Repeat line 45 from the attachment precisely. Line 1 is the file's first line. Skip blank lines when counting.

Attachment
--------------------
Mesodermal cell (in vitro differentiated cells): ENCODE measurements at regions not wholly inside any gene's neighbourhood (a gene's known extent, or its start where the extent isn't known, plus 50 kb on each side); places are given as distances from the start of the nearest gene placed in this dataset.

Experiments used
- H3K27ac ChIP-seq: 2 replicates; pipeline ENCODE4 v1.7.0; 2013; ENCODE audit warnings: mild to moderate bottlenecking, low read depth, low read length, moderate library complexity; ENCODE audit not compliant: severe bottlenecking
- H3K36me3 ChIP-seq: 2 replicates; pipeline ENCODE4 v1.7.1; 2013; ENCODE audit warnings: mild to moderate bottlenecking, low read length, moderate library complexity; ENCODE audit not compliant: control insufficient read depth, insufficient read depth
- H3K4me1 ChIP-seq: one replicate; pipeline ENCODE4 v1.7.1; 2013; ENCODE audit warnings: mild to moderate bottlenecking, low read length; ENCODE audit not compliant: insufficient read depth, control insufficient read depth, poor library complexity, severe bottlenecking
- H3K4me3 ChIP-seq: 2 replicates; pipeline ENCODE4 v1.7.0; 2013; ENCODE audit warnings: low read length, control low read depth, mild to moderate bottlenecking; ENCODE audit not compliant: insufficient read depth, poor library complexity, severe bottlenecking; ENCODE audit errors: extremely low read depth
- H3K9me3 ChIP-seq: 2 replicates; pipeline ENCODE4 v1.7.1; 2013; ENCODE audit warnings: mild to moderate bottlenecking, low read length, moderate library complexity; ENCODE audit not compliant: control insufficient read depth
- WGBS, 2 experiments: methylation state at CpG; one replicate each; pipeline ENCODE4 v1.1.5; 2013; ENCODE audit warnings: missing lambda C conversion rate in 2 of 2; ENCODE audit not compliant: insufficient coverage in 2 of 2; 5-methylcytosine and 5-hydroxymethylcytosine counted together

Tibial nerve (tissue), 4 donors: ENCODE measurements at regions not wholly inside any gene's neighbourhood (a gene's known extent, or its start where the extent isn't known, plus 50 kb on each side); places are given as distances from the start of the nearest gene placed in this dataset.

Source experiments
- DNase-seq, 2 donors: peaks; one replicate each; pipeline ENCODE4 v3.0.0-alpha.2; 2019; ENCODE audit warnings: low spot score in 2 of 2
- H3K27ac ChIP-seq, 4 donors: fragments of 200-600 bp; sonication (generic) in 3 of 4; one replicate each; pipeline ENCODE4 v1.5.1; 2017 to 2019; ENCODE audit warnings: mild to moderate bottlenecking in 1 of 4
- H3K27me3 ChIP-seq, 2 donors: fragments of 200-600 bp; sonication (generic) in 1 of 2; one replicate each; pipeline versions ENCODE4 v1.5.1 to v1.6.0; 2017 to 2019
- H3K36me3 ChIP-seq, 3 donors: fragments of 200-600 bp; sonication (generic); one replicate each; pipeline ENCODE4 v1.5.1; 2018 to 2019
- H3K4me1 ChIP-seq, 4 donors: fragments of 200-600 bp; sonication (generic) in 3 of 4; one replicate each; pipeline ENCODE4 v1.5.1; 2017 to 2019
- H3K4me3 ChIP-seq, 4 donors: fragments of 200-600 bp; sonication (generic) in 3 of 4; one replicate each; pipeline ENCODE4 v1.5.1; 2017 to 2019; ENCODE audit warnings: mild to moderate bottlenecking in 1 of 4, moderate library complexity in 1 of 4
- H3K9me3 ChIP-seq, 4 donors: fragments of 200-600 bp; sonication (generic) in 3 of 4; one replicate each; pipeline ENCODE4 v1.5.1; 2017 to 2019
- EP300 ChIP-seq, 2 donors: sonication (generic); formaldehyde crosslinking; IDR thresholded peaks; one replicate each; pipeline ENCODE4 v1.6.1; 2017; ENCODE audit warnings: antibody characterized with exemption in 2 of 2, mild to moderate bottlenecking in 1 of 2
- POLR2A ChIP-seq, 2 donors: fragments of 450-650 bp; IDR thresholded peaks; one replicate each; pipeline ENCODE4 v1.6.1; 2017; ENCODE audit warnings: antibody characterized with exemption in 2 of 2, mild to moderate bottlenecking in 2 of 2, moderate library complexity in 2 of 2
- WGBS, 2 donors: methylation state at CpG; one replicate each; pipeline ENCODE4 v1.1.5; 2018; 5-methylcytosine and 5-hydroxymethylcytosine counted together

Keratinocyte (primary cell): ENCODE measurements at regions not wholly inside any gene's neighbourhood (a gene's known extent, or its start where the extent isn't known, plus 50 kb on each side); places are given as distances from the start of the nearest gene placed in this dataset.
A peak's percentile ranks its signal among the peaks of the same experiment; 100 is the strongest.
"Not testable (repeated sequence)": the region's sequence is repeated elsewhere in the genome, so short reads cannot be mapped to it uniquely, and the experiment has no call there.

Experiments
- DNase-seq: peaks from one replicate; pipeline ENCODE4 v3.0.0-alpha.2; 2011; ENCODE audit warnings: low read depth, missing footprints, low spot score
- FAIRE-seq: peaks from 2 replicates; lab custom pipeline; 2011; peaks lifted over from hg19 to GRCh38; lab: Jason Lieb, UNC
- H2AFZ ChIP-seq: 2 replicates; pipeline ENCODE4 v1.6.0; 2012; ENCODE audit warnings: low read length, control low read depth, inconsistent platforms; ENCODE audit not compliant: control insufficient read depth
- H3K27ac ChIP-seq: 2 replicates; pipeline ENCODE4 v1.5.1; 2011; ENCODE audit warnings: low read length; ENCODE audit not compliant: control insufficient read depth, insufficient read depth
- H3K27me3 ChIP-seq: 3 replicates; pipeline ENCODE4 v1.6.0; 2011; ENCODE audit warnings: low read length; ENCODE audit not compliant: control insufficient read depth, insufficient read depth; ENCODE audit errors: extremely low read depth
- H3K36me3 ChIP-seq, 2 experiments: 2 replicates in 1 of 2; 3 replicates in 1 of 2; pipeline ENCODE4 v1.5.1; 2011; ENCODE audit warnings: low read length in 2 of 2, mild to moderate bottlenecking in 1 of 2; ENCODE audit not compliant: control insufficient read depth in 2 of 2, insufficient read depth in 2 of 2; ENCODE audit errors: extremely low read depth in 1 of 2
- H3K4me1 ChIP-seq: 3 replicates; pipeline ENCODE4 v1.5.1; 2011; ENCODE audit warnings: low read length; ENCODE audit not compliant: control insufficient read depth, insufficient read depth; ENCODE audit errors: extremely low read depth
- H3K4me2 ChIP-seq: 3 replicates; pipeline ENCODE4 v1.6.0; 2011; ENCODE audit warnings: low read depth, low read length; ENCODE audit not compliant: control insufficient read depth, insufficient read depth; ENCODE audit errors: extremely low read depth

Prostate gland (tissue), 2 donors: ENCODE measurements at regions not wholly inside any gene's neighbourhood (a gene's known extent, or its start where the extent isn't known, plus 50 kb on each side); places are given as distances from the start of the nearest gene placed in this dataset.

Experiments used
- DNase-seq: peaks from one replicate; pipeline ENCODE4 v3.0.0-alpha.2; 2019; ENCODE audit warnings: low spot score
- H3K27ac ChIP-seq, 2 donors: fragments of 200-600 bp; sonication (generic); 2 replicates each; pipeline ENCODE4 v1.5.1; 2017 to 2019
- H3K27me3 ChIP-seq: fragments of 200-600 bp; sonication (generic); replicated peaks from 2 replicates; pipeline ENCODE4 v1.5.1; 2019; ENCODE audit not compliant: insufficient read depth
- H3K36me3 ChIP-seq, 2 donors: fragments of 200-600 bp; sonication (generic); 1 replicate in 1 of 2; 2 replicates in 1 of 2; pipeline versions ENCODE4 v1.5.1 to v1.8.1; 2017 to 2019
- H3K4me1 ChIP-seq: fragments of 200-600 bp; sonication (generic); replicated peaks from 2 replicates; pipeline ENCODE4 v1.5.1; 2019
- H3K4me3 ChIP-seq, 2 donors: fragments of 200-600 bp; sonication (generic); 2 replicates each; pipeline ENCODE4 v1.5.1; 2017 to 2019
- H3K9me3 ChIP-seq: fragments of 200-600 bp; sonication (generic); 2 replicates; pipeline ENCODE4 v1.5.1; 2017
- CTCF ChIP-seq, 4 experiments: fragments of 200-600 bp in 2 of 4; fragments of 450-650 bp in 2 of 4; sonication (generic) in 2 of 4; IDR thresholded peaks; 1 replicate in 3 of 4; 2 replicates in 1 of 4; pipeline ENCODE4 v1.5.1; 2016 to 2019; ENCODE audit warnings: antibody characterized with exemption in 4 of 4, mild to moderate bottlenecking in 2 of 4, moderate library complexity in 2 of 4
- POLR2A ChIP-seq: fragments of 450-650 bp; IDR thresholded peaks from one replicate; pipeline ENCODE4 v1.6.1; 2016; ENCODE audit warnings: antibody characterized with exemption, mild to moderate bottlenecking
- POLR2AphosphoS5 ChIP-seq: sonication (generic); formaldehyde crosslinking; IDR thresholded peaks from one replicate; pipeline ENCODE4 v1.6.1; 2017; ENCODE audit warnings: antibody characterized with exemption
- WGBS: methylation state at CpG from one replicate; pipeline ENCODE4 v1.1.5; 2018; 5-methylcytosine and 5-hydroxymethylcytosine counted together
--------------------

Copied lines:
- WGBS: methylation state at CpG from one replicate; pipeline ENCODE4 v1.1.5; 2018; 5-methylcytosine and 5-hydroxymethylcytosine counted together